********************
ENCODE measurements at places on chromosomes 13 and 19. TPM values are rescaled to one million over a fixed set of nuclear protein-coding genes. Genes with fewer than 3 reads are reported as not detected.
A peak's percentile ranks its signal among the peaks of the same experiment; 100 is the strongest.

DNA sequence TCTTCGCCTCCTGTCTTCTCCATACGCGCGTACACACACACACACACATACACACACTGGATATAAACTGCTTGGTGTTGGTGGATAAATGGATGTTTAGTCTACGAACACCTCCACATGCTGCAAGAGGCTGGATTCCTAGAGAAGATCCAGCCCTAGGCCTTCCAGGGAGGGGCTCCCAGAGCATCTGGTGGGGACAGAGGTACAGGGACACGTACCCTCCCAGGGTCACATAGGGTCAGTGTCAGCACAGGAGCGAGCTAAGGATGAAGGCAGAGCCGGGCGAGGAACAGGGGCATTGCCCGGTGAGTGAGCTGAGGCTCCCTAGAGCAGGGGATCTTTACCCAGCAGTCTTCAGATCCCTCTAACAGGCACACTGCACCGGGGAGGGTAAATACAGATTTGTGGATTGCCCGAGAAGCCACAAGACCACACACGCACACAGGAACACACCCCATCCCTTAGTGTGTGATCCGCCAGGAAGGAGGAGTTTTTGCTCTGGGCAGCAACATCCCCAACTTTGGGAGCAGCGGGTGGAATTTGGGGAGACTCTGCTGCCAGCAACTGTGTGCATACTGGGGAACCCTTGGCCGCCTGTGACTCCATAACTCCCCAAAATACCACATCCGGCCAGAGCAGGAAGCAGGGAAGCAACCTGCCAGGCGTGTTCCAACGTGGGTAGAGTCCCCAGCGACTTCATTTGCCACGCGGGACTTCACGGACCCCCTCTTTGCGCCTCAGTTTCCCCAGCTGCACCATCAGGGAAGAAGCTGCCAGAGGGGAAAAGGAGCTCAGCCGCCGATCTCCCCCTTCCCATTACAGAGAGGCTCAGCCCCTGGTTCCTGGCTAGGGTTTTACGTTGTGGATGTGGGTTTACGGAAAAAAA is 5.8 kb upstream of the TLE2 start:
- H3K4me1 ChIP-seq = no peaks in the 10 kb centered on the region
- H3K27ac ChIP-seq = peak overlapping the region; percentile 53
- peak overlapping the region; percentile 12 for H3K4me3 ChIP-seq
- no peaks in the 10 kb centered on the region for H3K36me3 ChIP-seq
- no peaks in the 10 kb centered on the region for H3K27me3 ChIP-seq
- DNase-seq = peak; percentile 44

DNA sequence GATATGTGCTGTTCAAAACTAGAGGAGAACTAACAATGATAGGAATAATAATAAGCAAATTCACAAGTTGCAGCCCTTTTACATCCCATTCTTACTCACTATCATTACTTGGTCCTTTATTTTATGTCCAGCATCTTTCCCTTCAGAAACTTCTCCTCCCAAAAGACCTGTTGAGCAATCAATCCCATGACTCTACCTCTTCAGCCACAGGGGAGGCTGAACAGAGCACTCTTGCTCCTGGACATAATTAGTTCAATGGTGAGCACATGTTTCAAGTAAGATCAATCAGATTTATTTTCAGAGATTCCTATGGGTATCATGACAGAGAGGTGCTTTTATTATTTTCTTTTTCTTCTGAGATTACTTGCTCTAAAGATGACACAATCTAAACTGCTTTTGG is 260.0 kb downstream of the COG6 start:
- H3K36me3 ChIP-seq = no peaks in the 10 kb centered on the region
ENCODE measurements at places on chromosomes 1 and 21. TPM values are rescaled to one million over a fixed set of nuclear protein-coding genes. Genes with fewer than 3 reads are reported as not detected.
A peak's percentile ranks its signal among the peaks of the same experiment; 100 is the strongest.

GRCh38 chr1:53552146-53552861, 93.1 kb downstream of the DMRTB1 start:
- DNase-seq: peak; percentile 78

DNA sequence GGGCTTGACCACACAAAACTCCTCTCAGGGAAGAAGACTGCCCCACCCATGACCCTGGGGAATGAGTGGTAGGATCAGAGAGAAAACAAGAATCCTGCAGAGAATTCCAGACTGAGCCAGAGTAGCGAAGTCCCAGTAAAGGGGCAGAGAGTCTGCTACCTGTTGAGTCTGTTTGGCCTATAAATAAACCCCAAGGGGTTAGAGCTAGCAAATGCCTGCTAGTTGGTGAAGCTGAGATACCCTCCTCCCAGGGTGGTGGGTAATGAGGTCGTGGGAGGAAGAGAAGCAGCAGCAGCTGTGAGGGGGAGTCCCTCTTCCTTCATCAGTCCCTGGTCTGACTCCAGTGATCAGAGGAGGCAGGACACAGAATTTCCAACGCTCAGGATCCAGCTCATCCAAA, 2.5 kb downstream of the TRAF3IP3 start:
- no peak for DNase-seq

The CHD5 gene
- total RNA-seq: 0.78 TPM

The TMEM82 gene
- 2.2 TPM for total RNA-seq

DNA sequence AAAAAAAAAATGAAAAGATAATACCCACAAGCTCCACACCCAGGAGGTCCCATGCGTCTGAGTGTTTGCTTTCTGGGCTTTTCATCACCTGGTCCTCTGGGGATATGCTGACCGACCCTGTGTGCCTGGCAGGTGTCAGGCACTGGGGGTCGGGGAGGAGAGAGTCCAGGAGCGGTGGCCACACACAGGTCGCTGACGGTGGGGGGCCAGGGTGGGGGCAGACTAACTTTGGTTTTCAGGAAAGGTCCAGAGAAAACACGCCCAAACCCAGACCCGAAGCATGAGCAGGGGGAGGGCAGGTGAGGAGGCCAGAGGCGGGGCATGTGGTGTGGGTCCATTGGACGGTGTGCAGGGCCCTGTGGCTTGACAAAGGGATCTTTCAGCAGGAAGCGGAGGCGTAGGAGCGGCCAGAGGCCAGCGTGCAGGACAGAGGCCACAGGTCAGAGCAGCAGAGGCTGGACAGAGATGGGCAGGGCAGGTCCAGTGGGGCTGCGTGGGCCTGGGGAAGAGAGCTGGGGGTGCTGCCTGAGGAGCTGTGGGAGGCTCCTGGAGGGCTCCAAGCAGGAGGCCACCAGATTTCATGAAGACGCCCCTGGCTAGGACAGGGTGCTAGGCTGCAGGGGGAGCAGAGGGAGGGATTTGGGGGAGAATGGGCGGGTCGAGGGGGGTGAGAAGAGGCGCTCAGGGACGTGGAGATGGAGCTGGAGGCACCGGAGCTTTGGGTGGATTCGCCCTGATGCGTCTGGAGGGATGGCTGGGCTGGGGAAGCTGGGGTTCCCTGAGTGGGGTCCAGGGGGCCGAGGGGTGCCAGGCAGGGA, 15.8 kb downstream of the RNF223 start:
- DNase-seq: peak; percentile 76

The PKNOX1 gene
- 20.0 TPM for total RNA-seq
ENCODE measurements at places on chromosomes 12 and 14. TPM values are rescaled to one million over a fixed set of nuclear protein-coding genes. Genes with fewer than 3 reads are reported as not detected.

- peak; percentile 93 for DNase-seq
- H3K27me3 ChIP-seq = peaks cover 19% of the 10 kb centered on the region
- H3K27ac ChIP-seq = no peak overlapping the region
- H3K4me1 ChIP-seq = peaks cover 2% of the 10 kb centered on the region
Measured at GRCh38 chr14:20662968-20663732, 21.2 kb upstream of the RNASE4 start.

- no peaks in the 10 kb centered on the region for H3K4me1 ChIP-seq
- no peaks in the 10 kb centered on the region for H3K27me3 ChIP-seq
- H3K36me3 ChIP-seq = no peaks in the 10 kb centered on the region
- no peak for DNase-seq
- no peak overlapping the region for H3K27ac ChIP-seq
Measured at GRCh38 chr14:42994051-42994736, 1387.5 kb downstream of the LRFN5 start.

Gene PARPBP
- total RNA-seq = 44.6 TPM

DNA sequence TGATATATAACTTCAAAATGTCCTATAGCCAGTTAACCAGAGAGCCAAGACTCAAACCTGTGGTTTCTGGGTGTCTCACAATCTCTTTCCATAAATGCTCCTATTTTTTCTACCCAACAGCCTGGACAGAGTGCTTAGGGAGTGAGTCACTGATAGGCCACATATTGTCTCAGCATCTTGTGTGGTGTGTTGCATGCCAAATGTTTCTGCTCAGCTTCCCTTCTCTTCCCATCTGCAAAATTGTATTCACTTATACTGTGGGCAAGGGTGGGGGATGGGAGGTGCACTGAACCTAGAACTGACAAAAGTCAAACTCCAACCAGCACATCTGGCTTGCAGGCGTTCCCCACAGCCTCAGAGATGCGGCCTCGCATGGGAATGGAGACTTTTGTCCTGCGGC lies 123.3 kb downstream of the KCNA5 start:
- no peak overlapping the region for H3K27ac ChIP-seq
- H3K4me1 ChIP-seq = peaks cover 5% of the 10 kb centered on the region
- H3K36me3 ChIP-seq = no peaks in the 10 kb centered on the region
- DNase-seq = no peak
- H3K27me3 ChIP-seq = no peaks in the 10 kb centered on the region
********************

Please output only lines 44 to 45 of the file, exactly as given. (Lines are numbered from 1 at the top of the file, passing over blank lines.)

- DNase-seq = no peak
- H3K27me3 ChIP-seq = no peaks in the 10 kb centered on the region